Version  6.02
(c) Copyright 1998, 2001, 2002, 2003 by  George M Lucich
P.O. Box 424, Glenns Ferry, ID 83623

B-6  PYRIDOXINE   200 mg maximum in divided doses  

Reported to relieve premenstrual and depressive symptoms. (British Medical Journal
12-6-99.)  Administration of B-6 to epileptics must be strictly monitored as it can interfere with anticonvulsantsRiboflavin and magnesium required for converting pyridoxine to
.  Oral supplements of pyridoxal-5-phosphate are poorly absorbed. (27) Enhances the utilization of zinc and magnesium.  Involved in protein, fat and sugar
, brain functioning, nervous and immune systems and will reduce allergies when combined with B1 and B2.  Prevents platelet clumping, calcium deposits, kidney stones, and
gallstones.  Required for the metabolism of monosodium glutamate. B-6 is a co-factor in the
for cross-linking of collagen strands which increase the strength of connective tissue and bones. (27)  It is also a co-factor for the conversion of amino acids tryptophan to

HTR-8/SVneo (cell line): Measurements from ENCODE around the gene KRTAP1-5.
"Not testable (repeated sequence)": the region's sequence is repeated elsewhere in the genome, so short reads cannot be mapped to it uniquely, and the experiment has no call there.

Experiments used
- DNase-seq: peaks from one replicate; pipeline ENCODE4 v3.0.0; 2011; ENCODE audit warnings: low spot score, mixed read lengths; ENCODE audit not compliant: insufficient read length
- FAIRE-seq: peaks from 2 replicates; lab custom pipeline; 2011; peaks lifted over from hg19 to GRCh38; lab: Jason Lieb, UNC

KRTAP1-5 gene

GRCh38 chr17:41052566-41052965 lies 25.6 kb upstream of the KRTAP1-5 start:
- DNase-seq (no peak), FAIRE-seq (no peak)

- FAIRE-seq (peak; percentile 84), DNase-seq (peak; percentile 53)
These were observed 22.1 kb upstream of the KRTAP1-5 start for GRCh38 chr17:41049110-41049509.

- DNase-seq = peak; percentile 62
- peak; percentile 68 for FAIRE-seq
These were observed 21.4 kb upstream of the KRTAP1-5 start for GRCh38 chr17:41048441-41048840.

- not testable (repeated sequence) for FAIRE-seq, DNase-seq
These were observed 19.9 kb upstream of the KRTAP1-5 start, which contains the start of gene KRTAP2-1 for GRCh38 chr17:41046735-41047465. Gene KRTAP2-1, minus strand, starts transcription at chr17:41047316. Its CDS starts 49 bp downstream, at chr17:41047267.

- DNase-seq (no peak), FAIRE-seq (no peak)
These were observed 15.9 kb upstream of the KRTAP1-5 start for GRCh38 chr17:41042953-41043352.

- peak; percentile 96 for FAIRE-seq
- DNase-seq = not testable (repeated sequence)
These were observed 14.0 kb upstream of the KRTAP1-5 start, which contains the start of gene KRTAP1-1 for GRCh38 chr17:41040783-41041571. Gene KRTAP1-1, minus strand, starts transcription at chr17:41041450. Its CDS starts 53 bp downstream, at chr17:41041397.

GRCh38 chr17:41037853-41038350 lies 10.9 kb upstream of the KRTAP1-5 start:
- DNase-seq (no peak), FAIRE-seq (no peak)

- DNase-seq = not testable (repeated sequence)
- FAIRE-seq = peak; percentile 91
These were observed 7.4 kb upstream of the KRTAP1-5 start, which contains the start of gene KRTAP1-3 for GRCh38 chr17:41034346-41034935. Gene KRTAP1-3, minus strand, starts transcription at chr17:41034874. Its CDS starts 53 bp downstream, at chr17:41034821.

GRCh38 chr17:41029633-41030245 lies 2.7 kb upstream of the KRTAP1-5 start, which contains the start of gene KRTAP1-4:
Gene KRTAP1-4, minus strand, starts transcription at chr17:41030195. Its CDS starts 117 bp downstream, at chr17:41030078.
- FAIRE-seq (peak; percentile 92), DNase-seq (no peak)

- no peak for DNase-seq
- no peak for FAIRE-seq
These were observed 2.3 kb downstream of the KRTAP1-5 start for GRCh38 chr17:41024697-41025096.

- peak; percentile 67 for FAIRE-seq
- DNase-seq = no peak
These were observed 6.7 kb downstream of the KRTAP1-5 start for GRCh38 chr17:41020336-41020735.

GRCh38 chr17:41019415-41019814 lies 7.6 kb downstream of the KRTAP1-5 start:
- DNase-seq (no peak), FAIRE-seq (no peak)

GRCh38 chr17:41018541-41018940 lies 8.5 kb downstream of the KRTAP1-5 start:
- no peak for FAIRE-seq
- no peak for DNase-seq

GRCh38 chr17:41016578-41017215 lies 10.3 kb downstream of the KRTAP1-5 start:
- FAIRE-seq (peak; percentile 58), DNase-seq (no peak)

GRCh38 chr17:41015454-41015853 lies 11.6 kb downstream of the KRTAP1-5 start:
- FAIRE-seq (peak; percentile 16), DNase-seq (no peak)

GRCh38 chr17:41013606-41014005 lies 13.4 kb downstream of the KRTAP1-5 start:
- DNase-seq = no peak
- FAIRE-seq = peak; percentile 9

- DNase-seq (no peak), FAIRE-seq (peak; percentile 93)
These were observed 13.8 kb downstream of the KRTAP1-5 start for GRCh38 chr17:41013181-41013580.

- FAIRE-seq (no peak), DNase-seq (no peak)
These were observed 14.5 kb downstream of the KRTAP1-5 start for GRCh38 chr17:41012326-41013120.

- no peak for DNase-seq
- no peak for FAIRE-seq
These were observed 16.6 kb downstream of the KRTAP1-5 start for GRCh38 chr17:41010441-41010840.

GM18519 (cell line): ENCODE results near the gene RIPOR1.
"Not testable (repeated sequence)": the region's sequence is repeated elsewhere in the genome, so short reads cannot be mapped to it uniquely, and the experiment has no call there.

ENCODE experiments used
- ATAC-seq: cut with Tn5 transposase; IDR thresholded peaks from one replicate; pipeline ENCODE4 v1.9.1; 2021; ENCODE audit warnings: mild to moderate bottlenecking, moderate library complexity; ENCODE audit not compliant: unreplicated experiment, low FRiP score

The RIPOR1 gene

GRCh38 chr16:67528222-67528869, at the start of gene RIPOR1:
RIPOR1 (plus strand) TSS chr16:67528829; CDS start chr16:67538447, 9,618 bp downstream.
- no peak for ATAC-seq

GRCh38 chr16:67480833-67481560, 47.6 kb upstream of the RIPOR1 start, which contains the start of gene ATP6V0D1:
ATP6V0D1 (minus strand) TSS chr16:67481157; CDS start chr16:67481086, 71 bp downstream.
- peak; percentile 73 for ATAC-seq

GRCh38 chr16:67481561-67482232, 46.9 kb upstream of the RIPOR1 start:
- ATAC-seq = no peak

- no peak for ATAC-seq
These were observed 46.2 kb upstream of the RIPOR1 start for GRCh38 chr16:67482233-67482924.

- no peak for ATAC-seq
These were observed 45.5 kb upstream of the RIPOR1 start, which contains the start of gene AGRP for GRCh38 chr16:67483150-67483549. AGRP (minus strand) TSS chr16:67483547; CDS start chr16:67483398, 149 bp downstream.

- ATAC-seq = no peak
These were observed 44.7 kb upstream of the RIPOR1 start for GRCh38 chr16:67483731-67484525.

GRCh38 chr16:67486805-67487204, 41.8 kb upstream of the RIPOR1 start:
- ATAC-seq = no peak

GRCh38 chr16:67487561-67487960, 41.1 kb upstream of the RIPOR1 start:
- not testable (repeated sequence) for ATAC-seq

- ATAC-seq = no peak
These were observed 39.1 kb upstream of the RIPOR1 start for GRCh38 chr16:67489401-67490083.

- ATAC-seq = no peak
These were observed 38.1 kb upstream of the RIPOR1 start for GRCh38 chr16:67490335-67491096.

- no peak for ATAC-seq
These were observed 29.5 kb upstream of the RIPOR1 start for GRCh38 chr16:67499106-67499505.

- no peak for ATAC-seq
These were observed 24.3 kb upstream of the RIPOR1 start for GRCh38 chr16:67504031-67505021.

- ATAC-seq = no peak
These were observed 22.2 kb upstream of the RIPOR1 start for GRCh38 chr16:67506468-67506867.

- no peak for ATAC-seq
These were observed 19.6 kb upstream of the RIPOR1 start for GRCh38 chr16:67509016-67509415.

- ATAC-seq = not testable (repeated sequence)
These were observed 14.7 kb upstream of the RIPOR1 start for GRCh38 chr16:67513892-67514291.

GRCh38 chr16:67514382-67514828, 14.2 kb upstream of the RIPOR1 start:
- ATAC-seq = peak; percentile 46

and phenylalanine to norepinephrine, two neurotransmitters.  Deficiency may result in carpal tunnel syndrome, osteoporosis and is a causative factor in asthma, arthritis, anemia,
seborrheic dermatitis
, glossitis, night leg cramps, arterial plaques and hand numbness.
Homocysteinia is caused by deficiency of pyridoxine, cobalamin, and folate.  Deficiency common in heavy drinkers and users of oral contraceptives. (17, 27)  Sources are brewer's
, wheat bran, wheat germ, liver, cantaloupe, cabbage, blackstrap molasses, milk, eggs, and beef.  See folic acid.

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You are advised to consult a knowledgeable physician before using any of the nutrients listed herein.  See note 10 for information on obtaining a list of this rare breed of medical doctors.